The establishment of the Kadima party that year was another step in the realignment of the Israeli political map. The party attracted many leading figures who formed the backbone of Israeli Labour, such as Shimon Peres and Haim Ramon, and presented a viable alternative to the traditional divisions between left and right. Similarly, the party attracted many centre-left voters who were convinced that only a centrist force would be able to lead to a final resolution with the Palestinian leadership. Almost overnight, figures like Prime Minister Ehud Olmert, a long-time supporter of the greater Israel vision and the unity of Jerusalem, and one of the leading figures of the Israeli Right, became associated with the effort to reach a permanent Israeli-Palestinian agreement. Olmert adopted the two-state solution, the land for peace formula and the hope to end Israel’s occupation even at the price of mass settlement removal and compromise on Jerusalem. Indirect negotiations with Syria clarified that Kadima was now leading the two-state agenda, not from the margins of the left-wing, but from the epicentre of the Israeli political system.

This new political realignment exposed another paradox of the Israeli Left: while its traditional messages found increasing acceptance, its parliamentary support declined. For over two decades, advocating the peace process became the central agenda for left-wing parties like Labour and Meretz. Other issues, like social and economic policies, were marginalised by the dominance of security and diplomatic issues. To date, when the two-state message commands the support of the majority of the public, the Left seem to have little to offer Israeli voters.


The security imperative

The gradual acceptance of the two-state formula among Israel’s political mainstream has been nevertheless overshadowed by recurring periods of violent conflict and regional instability. The eruption of the second intifada in 2000 after the breakdown of the Camp David peace summit undermined the belief of many Israelis in the ability to reach a negotiated solution to the conflict. In a way, the eruption of the second intifada was used by right-wing parties as proof that there was no credible partner for negotiations. The outbreak of the Second Lebanon War in 2006 and the recent IDF Operation Cast Lead against Hamas in the Gaza Strip also translated into growth in the popularity of right-wing parties and weakened the support for the Left.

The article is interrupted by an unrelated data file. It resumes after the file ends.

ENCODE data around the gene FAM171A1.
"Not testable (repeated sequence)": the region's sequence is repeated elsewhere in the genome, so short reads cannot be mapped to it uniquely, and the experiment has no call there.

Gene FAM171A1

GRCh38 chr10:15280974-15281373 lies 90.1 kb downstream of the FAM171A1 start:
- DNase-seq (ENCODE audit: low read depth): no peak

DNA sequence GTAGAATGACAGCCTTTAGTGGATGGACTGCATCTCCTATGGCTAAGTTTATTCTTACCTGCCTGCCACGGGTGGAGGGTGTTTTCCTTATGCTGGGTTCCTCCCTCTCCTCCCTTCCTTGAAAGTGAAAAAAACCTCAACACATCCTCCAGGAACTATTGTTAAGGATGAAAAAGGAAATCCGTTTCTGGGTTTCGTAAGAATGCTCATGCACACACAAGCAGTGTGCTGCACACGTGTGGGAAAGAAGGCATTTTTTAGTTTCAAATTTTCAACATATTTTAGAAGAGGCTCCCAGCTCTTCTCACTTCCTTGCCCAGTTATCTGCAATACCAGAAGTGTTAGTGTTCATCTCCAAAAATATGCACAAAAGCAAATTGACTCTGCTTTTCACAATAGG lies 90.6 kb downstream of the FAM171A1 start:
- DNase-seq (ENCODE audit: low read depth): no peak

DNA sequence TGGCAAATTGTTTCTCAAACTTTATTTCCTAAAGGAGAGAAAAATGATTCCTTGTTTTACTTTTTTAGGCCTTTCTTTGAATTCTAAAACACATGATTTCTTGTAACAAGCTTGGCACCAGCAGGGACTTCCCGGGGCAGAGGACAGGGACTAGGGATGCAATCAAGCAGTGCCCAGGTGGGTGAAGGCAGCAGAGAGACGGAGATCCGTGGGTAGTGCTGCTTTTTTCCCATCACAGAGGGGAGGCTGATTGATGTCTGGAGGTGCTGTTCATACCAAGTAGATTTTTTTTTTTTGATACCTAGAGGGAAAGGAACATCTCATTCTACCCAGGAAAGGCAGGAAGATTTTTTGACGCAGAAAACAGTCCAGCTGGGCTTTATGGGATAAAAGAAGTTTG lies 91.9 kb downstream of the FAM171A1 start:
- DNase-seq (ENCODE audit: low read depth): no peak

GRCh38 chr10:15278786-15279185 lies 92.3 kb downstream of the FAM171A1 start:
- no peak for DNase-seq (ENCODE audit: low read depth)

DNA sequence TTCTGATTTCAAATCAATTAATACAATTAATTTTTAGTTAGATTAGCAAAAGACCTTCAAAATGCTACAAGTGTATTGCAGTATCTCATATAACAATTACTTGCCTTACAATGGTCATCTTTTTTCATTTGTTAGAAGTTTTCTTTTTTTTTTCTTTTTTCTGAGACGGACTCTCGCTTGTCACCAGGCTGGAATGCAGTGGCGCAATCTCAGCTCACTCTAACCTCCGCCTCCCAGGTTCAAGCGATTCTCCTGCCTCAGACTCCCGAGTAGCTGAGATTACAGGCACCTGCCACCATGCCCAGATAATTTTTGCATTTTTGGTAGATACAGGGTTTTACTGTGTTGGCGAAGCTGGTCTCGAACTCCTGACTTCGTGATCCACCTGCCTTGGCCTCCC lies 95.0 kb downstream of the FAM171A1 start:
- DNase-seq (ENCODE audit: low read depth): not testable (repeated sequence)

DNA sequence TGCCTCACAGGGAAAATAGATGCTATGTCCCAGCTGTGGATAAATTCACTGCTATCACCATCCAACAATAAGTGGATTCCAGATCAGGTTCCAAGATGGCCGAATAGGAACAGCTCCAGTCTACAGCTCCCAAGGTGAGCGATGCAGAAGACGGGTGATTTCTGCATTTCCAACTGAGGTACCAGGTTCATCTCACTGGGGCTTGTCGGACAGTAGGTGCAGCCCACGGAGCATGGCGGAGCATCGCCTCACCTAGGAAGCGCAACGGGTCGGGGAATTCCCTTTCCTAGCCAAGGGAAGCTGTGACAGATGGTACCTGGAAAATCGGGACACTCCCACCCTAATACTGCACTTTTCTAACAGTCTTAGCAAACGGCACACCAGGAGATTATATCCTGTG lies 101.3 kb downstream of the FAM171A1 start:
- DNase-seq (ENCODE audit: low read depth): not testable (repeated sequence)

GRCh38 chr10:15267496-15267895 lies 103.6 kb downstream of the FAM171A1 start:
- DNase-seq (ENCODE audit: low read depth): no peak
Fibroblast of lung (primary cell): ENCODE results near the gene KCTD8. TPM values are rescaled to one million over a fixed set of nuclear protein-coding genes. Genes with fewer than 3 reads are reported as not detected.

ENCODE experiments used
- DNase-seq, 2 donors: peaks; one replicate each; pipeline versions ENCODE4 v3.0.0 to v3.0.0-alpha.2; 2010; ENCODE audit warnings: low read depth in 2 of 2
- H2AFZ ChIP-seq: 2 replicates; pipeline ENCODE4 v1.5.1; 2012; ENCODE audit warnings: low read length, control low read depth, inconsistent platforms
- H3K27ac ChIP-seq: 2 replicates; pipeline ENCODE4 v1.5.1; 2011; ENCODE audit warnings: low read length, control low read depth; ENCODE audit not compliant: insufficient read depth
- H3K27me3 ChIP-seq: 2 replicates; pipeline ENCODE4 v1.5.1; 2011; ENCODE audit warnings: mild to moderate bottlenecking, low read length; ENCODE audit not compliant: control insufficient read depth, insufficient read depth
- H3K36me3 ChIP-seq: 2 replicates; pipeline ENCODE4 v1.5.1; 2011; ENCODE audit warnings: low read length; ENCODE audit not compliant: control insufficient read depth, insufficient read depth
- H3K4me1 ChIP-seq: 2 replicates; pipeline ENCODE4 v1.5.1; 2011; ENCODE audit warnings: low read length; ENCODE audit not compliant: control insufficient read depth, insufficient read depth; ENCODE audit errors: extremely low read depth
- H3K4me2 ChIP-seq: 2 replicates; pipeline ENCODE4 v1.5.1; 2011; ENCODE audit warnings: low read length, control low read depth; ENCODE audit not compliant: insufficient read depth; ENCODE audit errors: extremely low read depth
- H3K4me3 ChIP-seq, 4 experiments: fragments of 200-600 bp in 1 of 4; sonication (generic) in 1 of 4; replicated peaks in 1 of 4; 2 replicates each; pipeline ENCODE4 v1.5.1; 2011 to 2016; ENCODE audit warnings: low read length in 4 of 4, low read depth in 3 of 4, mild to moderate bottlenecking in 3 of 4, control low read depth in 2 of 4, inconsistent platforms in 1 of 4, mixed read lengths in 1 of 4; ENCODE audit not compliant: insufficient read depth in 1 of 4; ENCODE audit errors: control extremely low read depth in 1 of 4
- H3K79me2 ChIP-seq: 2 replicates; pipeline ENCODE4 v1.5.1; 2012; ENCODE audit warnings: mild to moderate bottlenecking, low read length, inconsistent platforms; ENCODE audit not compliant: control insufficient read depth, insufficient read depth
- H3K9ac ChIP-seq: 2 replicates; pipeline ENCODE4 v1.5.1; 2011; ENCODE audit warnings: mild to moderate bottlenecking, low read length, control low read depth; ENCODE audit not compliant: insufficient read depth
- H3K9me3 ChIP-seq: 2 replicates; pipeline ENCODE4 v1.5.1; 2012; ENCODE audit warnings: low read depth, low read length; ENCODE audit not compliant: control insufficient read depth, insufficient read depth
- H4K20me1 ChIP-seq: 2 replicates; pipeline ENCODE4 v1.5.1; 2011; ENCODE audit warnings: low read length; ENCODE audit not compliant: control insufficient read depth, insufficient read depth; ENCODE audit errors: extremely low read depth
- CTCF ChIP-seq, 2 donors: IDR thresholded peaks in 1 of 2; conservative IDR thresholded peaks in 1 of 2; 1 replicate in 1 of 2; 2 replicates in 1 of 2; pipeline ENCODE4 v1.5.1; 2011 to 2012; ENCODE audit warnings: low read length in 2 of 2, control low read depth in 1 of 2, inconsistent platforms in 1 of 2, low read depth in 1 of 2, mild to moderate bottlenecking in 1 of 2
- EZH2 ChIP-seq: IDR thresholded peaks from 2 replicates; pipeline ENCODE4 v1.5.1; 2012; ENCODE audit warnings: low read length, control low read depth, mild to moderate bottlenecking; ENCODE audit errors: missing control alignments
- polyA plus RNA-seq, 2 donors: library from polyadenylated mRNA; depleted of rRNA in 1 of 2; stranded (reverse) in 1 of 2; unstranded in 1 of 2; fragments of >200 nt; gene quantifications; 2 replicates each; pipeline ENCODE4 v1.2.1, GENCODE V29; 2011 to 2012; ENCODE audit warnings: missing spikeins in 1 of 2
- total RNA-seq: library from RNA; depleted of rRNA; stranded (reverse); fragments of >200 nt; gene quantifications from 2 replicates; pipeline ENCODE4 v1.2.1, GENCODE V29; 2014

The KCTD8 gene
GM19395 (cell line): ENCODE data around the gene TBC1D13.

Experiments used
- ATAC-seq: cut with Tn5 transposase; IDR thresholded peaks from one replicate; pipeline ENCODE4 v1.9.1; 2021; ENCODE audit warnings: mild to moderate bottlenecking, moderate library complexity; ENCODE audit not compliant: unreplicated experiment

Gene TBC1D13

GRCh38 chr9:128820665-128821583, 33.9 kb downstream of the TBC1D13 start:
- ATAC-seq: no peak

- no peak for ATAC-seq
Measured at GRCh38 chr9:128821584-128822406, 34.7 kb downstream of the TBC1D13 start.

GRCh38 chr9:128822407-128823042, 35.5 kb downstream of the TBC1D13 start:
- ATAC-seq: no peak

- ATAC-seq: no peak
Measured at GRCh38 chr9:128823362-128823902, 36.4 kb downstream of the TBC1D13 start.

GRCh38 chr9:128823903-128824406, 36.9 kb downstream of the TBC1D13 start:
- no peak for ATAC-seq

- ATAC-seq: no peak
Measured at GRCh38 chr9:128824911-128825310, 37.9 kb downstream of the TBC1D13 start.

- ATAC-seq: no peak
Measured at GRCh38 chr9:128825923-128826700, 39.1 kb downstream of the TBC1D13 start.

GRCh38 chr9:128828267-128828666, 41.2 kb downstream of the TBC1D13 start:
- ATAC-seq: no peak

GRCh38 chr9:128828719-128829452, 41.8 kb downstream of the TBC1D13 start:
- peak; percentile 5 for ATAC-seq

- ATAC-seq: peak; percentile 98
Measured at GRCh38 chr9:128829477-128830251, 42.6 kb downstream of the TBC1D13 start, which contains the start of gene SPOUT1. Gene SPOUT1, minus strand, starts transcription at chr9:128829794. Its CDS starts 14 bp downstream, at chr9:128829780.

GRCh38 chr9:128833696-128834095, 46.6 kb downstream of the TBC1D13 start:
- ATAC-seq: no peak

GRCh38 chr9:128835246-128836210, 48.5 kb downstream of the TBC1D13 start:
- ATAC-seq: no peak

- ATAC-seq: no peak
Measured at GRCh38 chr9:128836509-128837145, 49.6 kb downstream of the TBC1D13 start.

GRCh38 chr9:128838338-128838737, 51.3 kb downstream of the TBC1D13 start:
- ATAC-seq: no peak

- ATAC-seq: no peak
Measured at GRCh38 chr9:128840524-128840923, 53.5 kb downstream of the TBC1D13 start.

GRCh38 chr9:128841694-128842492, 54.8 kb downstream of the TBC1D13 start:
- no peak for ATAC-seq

The recent escalation of violence in Gaza exposed another dilemma often faced by politicians from the Jewish left-wing parties. Israel launched the operation with overwhelming public support that exceeded 80%. Similarly, there was a consensus in the first days of the operation about its necessity and the justification for action. However, the shifting of attention to security and military issues marginalised other agendas that may have been able to challenge the right-wing command, from Livni’s ‘clean politics’ campaign to Meretz’s attempt to formalise a new social-democratic movement.

In comparison, Israeli Labour showed a dramatic recovery in the polls since the escalation in Gaza, mostly thanks to the respect Defence Minister Ehud Barak received for the preparation and handling of the campaign. However, it is important to remember that Labour showed unprecedentedly low results in November and December, with polls giving the party between 9 and 11 mandates, which would have placed it in no serious position of influence.

Tense periods of security uncertainty often drive voters away from centre-left parties. Despite having led some of the most successful military campaigns in the country’s history, there is a traditional tendency to support the more conservative and tough agenda promoted by the Right. Recent polls suggest that this trend remains as relevant today as it was in the past: while many people would agree that Labour leader Barak is the best suited candidate to lead Israel’s defence establishment in the coming years, they would rather see him serve under Netanyahu than take the helm in the prime minister’s office.



The current weakness of the Israeli left-wing can be attributed to several factors. First, over a period of several decades, many working-class Israelis, residents of the periphery and large sectors of religious Jews have been alienated by the affiliation of the Left with wealthier and educated sectors. Second, centre-right parties like Likud have proven their ability at bringing peace even at the price of heavy territorial concessions. Third, the political realignment of the Israeli political map and the emergence of new third-way political movements like Kadima have drawn centre-left supporters from the more traditional Left. Fourth, Labour appears to be no longer considered a serious contender to lead the country, and is perceived instead as a junior partner of any future Likud or Kadima government. Finally, and perhaps most importantly, the Left’s support for diplomatic agreements to resolve the Arab-Israeli conflict has now become part of the political mainstream. However, with negotiations in the consensus and as Israel faces significant security challenges, voters tend to shift their support to more conservative, right-wing parties.

If Labour and Meretz perform as poorly as some of the polls are suggesting, they will need to return to the drawing board to rethink their future in the changed Israeli political landscape. At present, it does not seem that with their current agendas and leaderships, Israel’s left-wing bloc will be able to challenge the centrist and right-wing parties.